Misconceptions

“So after you spend all your money traveling the world, then what are you going to do?” he asked.

“I’m not going to spend all my money, first of all,”  I said.  I started to explain how I had a chunk of cash specifically for my year of travels, but then quickly decided this guy wasn’t going to understand my plans, so I got out of the conversation.  Working on organic farms in Italy and walking a pilgrimage trail in Spain was beyond this gentleman’s understanding.  In his book, a 34-year-old single woman should be on a career path and husband-hunting.

He was a business-owning baby boomer.  He’d spent his whole life tied to a store, a family, a location.  I knew full well how much of my story he could take, and he’d reached his limit.  To his credit, I’m the one who opened the can of worms.  When people ask what I do these days, I often answer, “I’m selling off or giving away most of what I own and living on the road for at least a year as of 7/7/11.”  I know in that very next moment – by the look on their face – how open their mind is to unconventional folk like me.

Thankfully, there are plenty of his generation that love what I’m doing.  Some of my friends in the over 65 crowd are my biggest supporters, in fact.

But you know who I really love talking to?  The ones that put on the I-think-that’s-a-bit-crazy-but-I’m-also-intrigued face.  You know why they have that look?  Because they have a child like me.  And don’t know what to do with them.

“My daughter has a PhD in biochemistry,” she told me over tea.  Her husband, sitting on the other side of her, glanced over with a look that said, “Uh-oh – who’s she telling about our crazy daughter?”  The woman went on.  “She spent a year in Washington working on women’s rights in Iraq, and now she’s thinking of going to law school.”  The husband rolled his eyes.  “Oh, how wonderful!” I said.  I get just plain giddy when I hear about people like me.  “She’s 38,” the woman said.  “She has a place in Boston, but she’s thinking of selling that because she wants a simpler life.”

I had just finished telling this woman about my own travel plans and my process of getting rid of most of what I own.  “I’m 34,” I said.  “I have two Masters degrees and finished a quarter of a doctorate program.”  The woman’s eyes opened wide – I was more like her daughter than she had initially thought.

I asked how her daughter went from biochemistry to women’s rights.  It was a fascinating tale.  As the afternoon wound down, she told me how much she enjoyed talking to me.  “It’s nice to know there’s someone else out there like her.”

I’ve met my fair share of these folks and, without fail, at the end of our conversation they actually thank me.  So to the list of services I offer, today I’ll add “reassurance – to parents of children like me.”

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Adding to the list…

Talking about your dreams can be both a great way to get support and a great way to get your every hope dashed – depending on who you talk to.  You start with those people you know will support your seemingly crazy ideas.  Then, when you’re bolstered with enough confidence, you mention it to those you know will shoot you down.  You maybe don’t get into too many details.  Or you just slip it into a conversation half hoping it will go unnoticed and therefore un-criticized.  But eventually, you get to the point where you can tell anyone because you are such a believer in yourself that it really doesn’t matter what they say.  This belief in yourself can fluctuate for a while, so you sometimes close up again and return to the close friends – the ones who support you no matter what.  And you build up yourself again until you can face naysayers without so much as a flinch.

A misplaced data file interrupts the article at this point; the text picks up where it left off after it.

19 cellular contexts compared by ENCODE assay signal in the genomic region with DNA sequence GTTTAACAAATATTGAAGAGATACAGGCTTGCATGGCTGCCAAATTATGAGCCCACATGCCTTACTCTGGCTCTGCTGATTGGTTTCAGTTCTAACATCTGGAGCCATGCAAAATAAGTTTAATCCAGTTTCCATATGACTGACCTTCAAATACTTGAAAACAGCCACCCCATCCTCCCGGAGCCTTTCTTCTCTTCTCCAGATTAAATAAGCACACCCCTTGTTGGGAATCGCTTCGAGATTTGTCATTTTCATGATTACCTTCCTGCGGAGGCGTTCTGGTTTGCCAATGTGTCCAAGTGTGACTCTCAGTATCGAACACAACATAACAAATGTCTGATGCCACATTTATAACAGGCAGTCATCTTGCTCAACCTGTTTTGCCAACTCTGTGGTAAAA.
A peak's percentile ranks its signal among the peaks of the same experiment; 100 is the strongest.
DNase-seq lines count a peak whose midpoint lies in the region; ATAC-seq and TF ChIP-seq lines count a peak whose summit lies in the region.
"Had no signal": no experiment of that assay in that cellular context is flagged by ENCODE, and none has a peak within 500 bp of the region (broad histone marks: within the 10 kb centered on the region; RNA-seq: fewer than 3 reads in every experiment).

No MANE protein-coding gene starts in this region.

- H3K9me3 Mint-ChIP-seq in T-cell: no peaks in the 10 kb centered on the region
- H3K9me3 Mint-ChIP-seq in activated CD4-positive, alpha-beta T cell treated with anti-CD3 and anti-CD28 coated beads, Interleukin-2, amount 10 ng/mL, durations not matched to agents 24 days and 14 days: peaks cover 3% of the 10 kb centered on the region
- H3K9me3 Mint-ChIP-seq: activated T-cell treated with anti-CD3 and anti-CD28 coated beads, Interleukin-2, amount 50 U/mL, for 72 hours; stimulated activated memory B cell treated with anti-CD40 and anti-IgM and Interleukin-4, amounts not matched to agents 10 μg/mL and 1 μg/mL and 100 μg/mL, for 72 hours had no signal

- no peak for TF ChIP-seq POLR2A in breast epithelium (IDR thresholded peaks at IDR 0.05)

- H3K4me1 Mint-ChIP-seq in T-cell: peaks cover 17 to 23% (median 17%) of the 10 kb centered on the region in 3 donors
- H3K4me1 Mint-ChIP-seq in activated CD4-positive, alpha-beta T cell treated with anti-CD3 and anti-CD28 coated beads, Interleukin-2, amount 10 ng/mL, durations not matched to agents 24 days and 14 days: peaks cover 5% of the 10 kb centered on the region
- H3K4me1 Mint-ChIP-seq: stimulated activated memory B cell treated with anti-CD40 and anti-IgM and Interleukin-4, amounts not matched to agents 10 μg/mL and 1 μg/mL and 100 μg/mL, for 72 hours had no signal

I’ve been through this process with a great number of ideas and continue to be surprised at how things come together when you finally bite the bullet and start putting your ideas out to the universe.  Or even just out to your close friends.

When I was still in the early stages of planning my travels, my friend Diana said, “My mother lives in Wales.  She’d be happy to host you for a few days at least.”  Wales?  It had never crossed my mind to go to Wales.  But you can’t get much better than going to a country and actually living with the locals.  (Which is why I’m such a fan of couchsurfing.)  So I’ve added Wales to my list of destinations on my whiteboard – with Diana’s name next to it.  A few weeks later she said, “You know, I have lots of relatives over in Wales – all sorts of cousins.  I’m sure they’d all host you, too.  You could stay for a few weeks just staying with my family!”  Yep.  I just might do that.

Over Thanksgiving I was at my sister’s house in Charlotte, NC.  I had this idea that no one there was anything at all like me – or could even relate to my wild ideas.  She lives in a completely planned community – the same six houses repeated hundreds of times, every lawn pristine, every road evenly paved, a brand new Target every 2 miles.  You get the idea.  But behind the facades of identical houses with identical cars parked in driveways beside identical mailboxes are actually some interesting people.  So shame on me for forgetting one of my own credos: life isn’t about the stuff, it’s about the people!  One such woman has lived in quite a few fascinating places and when I told her of my travel plans, she got just as excited as I did.  She said, “I know people in Finland that would host you.”  Finland?  Again, the idea of visiting there never crossed my mind until that point.  I had just met this woman maybe an hour ago.  Was she really serious?  I’m thinking so.  So she’s on my whiteboard.